The year is bobbing and weaving along quite nicely and is shaping up to be a pretty fine one on the music front. While the number of new releases might not be up to the cornucopia of riches we have seen a couple of years back, the diversity and the quality week after week is definitely first-rate and prime cut material.
Rock is the new roll Retro Rockers Cats In Space are out with a live video from their latest release, Atlantis.
Chuck Mead delivers a spirited version of “Daddy Worked The Pole.”
And, we are starting to see the delightful David Gray bubbling to the surface with some new music with “Heart and Soul.”
Here are five records that are particularly enticing our ear-buds and dazzling our senses this week.
DeWolff – Wolffpack
It’s official folks. With the release of Wolffpack, the terrific new record from Dutch Psych-Rocker trio DeWolff, the band has moved with a bullet to the number one spot on our list of great bands that are saving Rock and Roll stepping ahead of The Struts. At least for the moment. This new record doesn’t just stand on its laurels and imitate the great rockers of the past so much as they build on a template of infectious melodies, delicious organ riffs, and swirling guitars. The opener “Yes You Do” is an organ drenched propulsive stunner worthy of Deep Purple, “Do Me” is as close to a ballad as you are going to find here, and “Lady J” travels a bit into Blues territory.
With full fan participation, the band released three songs every two weeks for ten weeks through their Wolffpack subscription service allowing subscribers to get an early listen as well as to participate in selecting the tracking order of the album. If you are looking for funky swamp grooves, dizzying organ drenched jams, and top-down drive worthy anthems then this new DeWolff record is most definitely your jam and the leader in the clubhouse for the best Rock album of 2021.
Bones Owens – When I Think About Love
The self-titled debut album from Bones Owens is not set to be released for another three weeks yet, however, this early e.p. release with six highly addictive tunes should be more than enough to wet our collective whistles and give us a glimpse of what we can look forward to from this exciting young artist.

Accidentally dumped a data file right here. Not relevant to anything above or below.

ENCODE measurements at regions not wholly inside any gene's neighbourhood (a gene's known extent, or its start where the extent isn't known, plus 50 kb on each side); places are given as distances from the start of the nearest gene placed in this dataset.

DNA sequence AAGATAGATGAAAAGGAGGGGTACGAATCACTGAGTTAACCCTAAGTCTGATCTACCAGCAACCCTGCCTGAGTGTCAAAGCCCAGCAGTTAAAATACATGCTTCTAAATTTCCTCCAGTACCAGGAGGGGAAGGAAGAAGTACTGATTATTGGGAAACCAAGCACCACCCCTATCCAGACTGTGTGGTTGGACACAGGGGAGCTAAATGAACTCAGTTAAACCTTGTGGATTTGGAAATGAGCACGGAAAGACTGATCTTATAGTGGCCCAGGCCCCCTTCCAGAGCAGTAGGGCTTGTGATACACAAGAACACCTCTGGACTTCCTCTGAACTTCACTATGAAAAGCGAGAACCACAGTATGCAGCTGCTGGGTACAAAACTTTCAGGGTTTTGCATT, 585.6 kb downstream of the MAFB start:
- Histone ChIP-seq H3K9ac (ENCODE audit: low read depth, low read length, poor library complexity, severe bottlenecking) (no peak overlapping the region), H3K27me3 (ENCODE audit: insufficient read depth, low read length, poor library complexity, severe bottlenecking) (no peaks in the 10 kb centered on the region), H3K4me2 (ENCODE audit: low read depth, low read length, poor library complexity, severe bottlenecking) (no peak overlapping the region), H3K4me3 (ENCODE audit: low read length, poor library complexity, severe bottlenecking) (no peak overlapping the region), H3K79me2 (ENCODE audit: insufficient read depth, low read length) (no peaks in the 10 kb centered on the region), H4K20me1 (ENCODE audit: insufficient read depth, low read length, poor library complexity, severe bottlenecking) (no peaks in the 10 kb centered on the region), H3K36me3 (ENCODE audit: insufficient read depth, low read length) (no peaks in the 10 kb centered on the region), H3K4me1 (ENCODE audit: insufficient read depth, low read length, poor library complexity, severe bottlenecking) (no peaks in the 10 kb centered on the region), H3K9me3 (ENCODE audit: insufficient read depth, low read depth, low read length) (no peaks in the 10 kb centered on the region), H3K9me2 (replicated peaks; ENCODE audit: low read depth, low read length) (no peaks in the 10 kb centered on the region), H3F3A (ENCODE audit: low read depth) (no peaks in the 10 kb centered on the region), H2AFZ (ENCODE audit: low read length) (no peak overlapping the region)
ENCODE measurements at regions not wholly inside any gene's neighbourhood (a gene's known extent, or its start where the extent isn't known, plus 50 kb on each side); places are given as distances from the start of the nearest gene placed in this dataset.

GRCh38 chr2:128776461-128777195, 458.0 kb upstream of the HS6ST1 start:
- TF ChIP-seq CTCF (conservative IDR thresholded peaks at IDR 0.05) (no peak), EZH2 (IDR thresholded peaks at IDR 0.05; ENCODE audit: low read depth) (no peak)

Drawing on Hill Country Blues, Swampy Roots Rock as well as Americana influences in the Creedence Clearwater mold this Nashville transplant is ready to let his own light shine after performing with the likes of Yelawolf, Mikkey Ekko, and Whiskey Myers. His current single “White Lines” and the almost Brit Rock feel of “Keep It Close” are just two examples of this tip of the iceberg moment from an artist that should be around a very long time.
Sharon Jones and the Dap Kings – Just Dropped In (To See What Condition My Condition Was In
It is hard to believe that It has been four years since the Diva of Soul Sharon Jones passed away. Thankfully, to keep her memory alive, Daptone records has mined the vaults and repackaged several of their flagship artists’ best cover songs delivering a set of 13 tasty morsels mostly performed for tribute albums or film soundtracks. Some, like the faithfully rendered Stevie Wonder classic “Signed, Sealed, Delivered, I’m Yours” play it pretty close to the vest not varying the blueprint, while other songs, most notably “This Land Is Your Land,” that has a bit more passion and defiance in the delivery, play the song forward.
Her impressive band The Dap-Kings shine as per normal setting into the groove on “Rescue Me” and funking it up on the Prince deeper cut from Purple Rain “Take Me With You.” The entire record is first-rate, however, it is on the more obscure, rarely covered tunes that Jones really hits the mark. Bob Marley’s “It Hurts To Be Alone” is delivered with knee dropping passion and the out of left field version of the Musique disco anthem “In The Bush” is staggeringly great.
Here’s hoping the Dap Tone mine has more gems like this one to be unearthed as a reminder of a great talent that has left us way too soon.
The Staves – Good Woman
The sister trio’s first self-penned record in six years, the group has drawn from heavy real-life experiences including the death of their mother, a couple of dissolved relationships, and the birth of eldest Emily’s child to use as inspiration for what it means to be a good woman.
The vibe goes from the mellow gold opening title track to the Carole King inspired “Waiting on Me To Change” in the blink of an ear. The textures and the drifting between individual, then two-part, and plenty of three-part harmonies are what makes this record really shine. There are enough subtle differences in the sibling’s voices to ensure that a listening sameness never kicks in, and when they all come together in a glorious whole all is right with the world.
Aaron Lee Tasjan – Tasjan! Tasjan! Tasjan!